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Although most car battery ratings in Cold Cranking Amps (CCA), are from 540-880, less is required to just crank the engine and the dead battery will usually still be able to supply 100 or more amps, so the jump start cable only needs to support 85-150 amps..

4 cylinder gasoline engine 160 amps
6 cylinder gasoline        210 amps
8 cylinder gasoline engine 250 amps
4 cylinder diesel engine   350 amps
6 cylinder diesel engine   450 amps
8 cylinder Diesel engine   650 amps
Source: Portable Jump Starter Comparison Chart | CarBatteryHelp.com

Jumper cables vary in size from AWG 4 to 8. (You may see #10, but it is not recommended).
If the car you're jumping is only a 4, maybe 6 cylinder "Short and thin" (8 gauge) should work. Anything larger needs "long and thick" (6 gauge or lower).

Cold weather starting can add as much as 60% more starter power draw, while a lead-acid battery can lose more than 50% of itŐs cold cranking amps.
However, cable resistance goes down in colder temperature (about 10% less in 32°F vs 7732°F), but not enough to compensate for the above. Ohms per 1000 ft. <
AWG 32°F 77°F
8 0.9203 1.018
6 1.463 1.619
4 2.327 2.575
2 3.700 4.094

Cheap wires have cheap clamps, which are a pain-in-the-butt to use as well as they are less likely to stand up to time. Cheap clamps are copper plated. Better clamps will be solid copper, which will transmit electricity much better. After utilizing a plated set a few time, the copper can be worn off down to the steel substrate, which does not transmit the electricity nearly as well, meaning your cables won't work very well.

Jump Start Procedure:
See: Car Talk Jump-Start Instructions

Short version:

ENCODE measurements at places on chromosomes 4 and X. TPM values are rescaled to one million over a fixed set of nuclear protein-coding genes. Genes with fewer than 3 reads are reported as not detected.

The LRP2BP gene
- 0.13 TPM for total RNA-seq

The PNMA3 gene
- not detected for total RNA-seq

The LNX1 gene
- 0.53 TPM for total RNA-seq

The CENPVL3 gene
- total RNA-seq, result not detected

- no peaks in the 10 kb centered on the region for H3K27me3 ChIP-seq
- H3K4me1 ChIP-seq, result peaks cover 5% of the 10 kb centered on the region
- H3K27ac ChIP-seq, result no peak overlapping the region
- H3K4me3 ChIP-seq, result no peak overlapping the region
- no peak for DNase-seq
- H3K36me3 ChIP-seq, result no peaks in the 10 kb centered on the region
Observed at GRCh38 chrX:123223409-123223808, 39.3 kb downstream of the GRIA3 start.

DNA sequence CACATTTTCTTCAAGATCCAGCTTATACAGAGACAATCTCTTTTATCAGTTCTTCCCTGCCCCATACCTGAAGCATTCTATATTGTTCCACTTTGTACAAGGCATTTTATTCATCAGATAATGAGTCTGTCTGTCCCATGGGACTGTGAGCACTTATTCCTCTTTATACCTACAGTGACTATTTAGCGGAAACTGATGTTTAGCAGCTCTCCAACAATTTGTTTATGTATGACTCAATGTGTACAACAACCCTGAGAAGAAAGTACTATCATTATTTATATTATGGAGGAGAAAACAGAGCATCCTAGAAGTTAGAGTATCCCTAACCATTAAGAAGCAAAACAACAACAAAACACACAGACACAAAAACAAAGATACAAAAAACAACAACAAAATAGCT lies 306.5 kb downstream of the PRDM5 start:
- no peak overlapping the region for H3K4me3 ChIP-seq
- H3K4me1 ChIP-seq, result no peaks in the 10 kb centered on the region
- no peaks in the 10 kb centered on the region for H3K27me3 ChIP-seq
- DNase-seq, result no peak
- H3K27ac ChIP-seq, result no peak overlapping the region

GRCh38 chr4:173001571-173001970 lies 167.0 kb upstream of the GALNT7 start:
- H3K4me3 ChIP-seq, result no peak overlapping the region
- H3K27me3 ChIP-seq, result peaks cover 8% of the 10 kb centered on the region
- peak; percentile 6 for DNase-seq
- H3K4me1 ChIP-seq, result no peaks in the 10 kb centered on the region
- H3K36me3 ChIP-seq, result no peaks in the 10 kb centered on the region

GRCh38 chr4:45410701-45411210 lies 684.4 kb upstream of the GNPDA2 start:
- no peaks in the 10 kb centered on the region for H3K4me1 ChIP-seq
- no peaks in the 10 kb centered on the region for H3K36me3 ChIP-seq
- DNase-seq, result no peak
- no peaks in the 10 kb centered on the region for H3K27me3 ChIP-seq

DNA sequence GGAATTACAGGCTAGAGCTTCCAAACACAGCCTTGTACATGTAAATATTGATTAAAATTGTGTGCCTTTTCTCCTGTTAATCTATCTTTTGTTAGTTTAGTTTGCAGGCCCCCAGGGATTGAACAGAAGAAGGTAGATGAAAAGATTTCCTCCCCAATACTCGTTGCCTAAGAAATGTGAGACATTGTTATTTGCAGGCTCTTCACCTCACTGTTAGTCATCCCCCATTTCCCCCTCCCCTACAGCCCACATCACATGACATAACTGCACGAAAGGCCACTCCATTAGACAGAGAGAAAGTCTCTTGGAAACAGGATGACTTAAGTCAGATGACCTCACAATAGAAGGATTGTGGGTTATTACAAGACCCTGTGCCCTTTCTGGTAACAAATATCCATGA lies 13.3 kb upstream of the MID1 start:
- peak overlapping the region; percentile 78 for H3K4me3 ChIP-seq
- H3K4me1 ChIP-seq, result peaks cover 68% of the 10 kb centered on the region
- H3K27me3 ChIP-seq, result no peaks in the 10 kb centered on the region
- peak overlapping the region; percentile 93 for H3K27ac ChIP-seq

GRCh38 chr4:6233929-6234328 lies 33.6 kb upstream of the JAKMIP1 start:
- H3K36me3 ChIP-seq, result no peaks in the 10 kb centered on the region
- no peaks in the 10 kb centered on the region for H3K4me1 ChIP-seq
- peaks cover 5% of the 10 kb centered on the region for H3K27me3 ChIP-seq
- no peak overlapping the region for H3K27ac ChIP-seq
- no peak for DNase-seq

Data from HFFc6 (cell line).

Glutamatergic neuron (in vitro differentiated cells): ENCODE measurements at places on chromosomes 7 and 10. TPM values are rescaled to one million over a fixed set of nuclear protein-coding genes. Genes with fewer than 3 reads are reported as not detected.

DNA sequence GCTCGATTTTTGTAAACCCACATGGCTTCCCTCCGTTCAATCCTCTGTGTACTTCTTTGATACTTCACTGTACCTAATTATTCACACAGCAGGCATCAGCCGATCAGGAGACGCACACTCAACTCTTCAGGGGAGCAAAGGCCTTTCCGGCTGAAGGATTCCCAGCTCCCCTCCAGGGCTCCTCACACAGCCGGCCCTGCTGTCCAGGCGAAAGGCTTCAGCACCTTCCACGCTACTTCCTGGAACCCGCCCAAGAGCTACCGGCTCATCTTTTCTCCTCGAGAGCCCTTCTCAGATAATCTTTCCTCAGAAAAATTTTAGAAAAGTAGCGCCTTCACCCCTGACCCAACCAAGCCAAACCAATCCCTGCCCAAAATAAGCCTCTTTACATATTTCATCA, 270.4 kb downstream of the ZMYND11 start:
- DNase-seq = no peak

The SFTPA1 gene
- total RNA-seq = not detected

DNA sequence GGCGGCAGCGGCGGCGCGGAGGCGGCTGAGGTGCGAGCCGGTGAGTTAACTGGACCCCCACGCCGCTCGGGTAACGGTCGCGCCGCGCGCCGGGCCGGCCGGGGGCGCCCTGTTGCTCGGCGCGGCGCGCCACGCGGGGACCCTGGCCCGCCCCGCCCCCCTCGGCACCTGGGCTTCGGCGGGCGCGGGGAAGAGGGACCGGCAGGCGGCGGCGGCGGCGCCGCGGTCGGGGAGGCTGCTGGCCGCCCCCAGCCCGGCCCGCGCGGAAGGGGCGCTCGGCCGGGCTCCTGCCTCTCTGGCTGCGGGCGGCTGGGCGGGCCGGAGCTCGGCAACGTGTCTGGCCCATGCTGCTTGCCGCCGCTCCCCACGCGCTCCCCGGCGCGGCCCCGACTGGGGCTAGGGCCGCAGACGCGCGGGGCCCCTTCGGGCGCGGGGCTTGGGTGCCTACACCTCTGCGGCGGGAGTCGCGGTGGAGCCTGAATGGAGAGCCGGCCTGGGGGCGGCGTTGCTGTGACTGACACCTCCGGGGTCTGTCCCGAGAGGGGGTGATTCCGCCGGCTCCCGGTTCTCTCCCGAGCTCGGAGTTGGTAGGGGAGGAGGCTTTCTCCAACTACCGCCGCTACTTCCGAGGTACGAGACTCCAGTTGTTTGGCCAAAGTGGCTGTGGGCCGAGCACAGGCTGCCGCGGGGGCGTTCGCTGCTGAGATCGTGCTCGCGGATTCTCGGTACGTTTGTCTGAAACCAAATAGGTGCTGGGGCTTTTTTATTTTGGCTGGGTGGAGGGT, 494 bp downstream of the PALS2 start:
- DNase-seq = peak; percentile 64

Read your owner's manual. Some manufacturers do not allow jumpstarts, and some have fuses that need to be removed before jump-starting, or other steps that need to be taken before you can successfully jump-start the car.

  1. Turn off lights on the dead car.
  2. Turn ignition off on both cars.
  3. Put on safety gear (eye protection and gloves).
  4. Turn of accessories lights, radio, ...
  5. Connect cables according to the diagram below. *
  6. Start the good car's engine If you have heavy duty cables (AWG 2-6) you can try to start it immediately.
    If you have thinner cables wait a minute or two to charge the dead battery.
  7. Revving the engine of the car with the good battery to 2,000 - 2,500 RPM may increase the output of the alternator so it will charge faster.
  8. Try to start the dead car.
  9. If the car doesn't start on the first try, shut the supply engine off and disconnect the last connection temporarily while you slightly twist or wiggle each of the four clamps to help ensure a good electrical connection.
  10. If it still doesn't start let it charge for a little longer, 2-5 minutes.
  11. When it starts disconnect the cables in the oppisite order from connecting.
  12. Depending on how dead the battery was and the condition of the battery, you may need to drive it for 5 - 10 minutes at moderate RPM (longer in city driving) so it will start the next time. Many recommend 30 minutes to get it to at least 90% charged or a couple of hours to get it fully charged.
Source: Official Car Talk Jump-Start Instructions

* Note: Batteries can produce hydrogen and oxygen gas thru electrolysis. In high enough concentrations when exposed to a spark this can produce an explosion.
High concentrations of hydrogen are usually caused by overcharging a battery, but there can be some hydrogen produced during normal operation.
You connect the dead battery last because it is less likely to produce any hydrogen, but you still play it safe by making the last connection, which will produce a spark away from the battery.

Jump Start Batteries:

Official Car Talk Jump-Start Instructions
Car Batteries and Batteries in General
How Do I Jump-Start a Car? | LifeHacker.com
Car Talk Jump-Start Instructions
Jump Starting A Car | DrivingTips.org
Wire Size
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last updated 11 Jan 2018